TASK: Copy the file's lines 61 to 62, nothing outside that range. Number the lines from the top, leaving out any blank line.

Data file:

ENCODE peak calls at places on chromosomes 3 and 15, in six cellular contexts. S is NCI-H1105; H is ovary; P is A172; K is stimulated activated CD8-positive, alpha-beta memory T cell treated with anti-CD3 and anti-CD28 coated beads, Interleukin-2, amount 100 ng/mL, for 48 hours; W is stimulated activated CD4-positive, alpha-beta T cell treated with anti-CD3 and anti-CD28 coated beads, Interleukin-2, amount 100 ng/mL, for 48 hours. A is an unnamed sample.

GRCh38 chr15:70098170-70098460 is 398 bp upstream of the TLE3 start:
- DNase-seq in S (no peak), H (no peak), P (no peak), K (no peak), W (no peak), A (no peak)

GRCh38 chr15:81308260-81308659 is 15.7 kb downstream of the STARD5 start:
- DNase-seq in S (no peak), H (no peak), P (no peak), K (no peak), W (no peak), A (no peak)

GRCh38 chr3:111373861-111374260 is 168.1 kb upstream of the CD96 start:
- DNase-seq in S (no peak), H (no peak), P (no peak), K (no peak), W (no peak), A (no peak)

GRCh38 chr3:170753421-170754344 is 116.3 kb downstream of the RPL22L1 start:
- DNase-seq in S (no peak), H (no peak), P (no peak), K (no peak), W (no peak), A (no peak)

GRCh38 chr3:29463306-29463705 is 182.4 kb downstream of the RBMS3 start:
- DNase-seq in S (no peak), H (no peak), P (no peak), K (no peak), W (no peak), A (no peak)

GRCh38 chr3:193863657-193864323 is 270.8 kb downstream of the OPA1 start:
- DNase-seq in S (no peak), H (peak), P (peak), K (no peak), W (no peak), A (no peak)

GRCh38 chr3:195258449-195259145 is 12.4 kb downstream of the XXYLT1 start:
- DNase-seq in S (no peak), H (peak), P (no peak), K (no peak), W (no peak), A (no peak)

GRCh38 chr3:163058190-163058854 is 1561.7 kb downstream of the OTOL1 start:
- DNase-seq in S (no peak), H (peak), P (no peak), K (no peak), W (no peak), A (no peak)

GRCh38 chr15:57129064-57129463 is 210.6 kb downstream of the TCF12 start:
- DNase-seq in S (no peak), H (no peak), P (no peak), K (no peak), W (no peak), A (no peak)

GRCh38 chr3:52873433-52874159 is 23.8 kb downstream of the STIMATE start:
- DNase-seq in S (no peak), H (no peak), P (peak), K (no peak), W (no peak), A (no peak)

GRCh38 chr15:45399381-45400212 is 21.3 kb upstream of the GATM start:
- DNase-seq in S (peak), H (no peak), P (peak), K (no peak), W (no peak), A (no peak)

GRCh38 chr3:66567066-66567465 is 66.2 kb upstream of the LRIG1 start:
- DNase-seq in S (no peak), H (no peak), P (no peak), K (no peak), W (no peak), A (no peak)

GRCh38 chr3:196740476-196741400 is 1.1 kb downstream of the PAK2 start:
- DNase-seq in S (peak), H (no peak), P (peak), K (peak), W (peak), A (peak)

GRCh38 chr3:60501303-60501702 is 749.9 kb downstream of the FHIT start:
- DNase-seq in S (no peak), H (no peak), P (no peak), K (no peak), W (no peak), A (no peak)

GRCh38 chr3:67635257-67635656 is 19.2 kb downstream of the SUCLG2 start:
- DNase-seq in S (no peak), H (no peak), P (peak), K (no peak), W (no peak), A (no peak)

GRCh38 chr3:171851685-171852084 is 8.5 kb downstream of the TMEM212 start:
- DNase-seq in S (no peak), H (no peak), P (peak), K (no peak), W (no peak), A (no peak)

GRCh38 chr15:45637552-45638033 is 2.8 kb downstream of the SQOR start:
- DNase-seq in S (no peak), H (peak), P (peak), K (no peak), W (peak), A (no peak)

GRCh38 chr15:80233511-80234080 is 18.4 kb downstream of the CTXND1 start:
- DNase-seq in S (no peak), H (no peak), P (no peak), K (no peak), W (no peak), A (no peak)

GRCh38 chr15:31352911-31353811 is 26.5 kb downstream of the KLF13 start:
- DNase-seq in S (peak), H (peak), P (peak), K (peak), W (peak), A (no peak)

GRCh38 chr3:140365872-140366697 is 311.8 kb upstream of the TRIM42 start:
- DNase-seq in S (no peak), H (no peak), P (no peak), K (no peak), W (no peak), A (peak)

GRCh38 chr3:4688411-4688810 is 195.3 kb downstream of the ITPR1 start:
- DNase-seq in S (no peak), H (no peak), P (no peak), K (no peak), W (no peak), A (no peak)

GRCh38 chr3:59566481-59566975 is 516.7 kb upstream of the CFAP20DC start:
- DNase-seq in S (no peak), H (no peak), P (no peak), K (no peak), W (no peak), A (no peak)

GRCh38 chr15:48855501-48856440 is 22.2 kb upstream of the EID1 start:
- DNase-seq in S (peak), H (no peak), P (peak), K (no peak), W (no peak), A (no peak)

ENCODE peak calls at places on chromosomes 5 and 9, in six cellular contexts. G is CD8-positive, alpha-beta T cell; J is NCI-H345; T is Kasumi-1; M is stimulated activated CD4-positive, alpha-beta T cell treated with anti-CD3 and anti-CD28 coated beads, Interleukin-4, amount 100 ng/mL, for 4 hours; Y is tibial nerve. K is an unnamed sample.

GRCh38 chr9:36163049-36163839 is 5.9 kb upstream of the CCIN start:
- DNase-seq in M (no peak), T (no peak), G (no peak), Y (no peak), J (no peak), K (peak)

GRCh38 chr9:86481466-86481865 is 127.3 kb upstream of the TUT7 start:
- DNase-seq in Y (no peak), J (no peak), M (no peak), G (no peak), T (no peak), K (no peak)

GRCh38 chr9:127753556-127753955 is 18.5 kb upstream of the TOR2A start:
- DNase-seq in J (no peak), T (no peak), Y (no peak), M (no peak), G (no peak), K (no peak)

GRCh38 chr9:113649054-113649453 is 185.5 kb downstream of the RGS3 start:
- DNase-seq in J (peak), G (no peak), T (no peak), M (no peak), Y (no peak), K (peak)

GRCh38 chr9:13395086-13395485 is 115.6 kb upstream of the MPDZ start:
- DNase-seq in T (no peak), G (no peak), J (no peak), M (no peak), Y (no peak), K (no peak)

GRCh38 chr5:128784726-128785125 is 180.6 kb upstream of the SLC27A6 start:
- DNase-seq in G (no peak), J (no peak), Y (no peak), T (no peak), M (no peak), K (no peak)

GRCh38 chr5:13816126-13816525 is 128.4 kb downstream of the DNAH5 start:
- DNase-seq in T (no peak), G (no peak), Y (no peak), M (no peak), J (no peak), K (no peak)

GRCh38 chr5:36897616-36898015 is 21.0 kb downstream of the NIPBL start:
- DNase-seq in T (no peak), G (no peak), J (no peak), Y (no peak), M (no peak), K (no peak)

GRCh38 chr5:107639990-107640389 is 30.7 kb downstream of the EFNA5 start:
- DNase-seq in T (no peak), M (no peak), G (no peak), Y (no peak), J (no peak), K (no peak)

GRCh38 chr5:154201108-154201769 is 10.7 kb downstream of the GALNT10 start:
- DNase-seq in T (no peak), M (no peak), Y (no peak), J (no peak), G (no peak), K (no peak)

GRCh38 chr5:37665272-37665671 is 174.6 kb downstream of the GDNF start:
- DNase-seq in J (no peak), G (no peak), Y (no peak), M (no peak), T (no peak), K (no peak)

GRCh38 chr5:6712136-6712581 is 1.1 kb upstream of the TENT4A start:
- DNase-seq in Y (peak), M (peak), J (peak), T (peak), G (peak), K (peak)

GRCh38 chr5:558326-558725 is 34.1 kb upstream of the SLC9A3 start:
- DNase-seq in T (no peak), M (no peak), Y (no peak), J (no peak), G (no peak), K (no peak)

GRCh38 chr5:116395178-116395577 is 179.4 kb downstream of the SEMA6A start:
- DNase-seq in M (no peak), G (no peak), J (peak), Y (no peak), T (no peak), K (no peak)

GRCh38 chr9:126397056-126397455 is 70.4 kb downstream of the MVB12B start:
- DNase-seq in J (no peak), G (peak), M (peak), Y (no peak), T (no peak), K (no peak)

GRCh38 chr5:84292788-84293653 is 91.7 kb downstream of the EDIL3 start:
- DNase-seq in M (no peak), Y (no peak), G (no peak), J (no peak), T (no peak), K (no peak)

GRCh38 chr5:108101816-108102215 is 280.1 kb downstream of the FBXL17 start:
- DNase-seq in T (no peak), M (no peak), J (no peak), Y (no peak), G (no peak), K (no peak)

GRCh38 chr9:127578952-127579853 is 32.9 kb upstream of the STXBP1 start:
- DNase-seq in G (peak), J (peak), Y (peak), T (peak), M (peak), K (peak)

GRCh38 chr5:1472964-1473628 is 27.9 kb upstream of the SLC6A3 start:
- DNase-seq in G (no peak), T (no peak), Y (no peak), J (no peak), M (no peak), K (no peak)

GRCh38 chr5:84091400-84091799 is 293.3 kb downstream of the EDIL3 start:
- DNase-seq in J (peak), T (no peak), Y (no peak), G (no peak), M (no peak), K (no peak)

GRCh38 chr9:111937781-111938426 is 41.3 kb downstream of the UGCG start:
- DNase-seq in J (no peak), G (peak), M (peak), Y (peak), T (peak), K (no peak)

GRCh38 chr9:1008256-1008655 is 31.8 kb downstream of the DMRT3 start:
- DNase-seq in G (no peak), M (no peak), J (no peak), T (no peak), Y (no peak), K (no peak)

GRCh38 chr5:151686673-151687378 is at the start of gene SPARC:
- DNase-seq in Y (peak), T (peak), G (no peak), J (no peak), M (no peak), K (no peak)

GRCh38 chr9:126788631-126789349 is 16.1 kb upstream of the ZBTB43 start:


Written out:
GRCh38 chr5:13816126-13816525 is 128.4 kb downstream of the DNAH5 start:
- DNase-seq in T (no peak), G (no peak), Y (no peak), M (no peak), J (no peak), K (no peak)